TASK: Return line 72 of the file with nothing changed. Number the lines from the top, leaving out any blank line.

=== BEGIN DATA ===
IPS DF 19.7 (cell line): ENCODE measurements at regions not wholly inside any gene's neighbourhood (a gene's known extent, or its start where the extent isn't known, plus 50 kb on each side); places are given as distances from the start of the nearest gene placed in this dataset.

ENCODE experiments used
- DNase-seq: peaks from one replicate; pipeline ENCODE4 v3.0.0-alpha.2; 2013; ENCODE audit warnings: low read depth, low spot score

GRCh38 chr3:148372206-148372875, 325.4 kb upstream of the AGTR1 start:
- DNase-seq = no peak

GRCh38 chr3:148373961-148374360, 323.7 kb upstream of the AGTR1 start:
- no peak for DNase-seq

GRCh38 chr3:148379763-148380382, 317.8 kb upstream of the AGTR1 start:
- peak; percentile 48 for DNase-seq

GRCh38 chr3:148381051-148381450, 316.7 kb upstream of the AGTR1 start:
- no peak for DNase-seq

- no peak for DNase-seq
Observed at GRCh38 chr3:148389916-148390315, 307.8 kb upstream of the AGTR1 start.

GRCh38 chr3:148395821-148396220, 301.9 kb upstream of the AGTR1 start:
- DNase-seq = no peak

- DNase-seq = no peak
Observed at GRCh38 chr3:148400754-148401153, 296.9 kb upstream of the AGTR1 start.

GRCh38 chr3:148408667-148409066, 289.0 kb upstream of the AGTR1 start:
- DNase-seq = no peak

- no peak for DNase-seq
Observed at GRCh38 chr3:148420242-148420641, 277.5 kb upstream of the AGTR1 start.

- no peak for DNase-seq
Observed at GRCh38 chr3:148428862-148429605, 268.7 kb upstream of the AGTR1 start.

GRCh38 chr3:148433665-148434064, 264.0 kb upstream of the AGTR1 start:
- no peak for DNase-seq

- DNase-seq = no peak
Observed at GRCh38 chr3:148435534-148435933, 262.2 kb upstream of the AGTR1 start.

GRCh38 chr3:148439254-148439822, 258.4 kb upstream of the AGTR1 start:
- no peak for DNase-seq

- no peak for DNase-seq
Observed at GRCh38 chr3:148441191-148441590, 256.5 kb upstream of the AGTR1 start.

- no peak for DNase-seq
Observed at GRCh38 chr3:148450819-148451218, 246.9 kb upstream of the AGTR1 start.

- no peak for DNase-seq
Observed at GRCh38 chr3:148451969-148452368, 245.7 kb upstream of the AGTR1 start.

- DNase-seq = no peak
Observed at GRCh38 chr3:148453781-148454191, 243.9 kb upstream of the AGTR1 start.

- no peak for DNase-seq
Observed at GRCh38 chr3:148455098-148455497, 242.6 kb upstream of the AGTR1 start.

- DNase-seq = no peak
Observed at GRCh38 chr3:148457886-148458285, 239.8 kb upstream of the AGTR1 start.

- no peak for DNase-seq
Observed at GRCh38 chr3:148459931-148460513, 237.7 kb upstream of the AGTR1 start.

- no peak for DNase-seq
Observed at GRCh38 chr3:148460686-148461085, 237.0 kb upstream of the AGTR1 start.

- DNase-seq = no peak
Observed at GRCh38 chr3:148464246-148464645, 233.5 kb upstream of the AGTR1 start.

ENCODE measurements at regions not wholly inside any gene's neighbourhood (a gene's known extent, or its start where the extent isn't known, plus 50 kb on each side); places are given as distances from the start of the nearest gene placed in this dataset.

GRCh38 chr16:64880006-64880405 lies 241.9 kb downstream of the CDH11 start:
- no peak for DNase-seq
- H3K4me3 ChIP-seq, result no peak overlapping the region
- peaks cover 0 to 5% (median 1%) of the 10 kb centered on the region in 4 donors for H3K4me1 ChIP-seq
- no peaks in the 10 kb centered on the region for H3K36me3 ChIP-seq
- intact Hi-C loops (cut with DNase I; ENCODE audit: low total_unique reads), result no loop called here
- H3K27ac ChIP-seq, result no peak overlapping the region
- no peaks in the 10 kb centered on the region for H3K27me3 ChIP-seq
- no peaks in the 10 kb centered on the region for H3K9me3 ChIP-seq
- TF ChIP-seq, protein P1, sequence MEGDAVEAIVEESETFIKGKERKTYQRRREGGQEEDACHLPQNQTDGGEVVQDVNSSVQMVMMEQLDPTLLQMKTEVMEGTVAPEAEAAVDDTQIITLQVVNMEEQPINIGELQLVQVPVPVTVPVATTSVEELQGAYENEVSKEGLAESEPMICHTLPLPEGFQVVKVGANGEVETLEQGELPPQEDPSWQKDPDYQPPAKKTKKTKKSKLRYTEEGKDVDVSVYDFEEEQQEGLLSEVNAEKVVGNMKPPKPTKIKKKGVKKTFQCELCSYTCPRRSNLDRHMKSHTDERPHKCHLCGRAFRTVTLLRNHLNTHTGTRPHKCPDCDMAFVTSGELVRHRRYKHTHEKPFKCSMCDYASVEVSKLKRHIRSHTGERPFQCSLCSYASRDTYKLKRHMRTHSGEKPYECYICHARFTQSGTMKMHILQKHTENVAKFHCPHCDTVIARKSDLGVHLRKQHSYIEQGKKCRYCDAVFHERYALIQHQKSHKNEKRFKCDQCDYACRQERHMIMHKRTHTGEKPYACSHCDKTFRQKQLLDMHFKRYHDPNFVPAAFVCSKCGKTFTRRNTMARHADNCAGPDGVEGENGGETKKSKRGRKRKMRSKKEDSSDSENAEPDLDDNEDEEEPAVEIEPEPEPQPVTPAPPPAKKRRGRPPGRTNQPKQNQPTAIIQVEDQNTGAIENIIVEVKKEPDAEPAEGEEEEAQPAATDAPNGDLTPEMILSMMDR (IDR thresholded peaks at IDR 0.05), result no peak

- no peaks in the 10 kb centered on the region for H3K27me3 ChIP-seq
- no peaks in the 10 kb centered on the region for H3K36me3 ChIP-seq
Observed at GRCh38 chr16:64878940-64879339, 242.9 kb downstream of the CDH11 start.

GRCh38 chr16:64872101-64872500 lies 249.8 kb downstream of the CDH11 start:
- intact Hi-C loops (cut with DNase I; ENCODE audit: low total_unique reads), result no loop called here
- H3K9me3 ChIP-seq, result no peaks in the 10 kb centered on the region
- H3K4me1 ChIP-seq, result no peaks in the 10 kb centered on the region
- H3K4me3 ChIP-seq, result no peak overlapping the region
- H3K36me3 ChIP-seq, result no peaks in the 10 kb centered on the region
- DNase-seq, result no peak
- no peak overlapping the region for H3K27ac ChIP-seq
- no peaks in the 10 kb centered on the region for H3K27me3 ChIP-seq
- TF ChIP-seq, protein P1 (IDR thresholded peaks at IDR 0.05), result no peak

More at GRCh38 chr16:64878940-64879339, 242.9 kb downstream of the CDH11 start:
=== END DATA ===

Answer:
More at GRCh38 chr16:64878940-64879339, 242.9 kb downstream of the CDH11 start: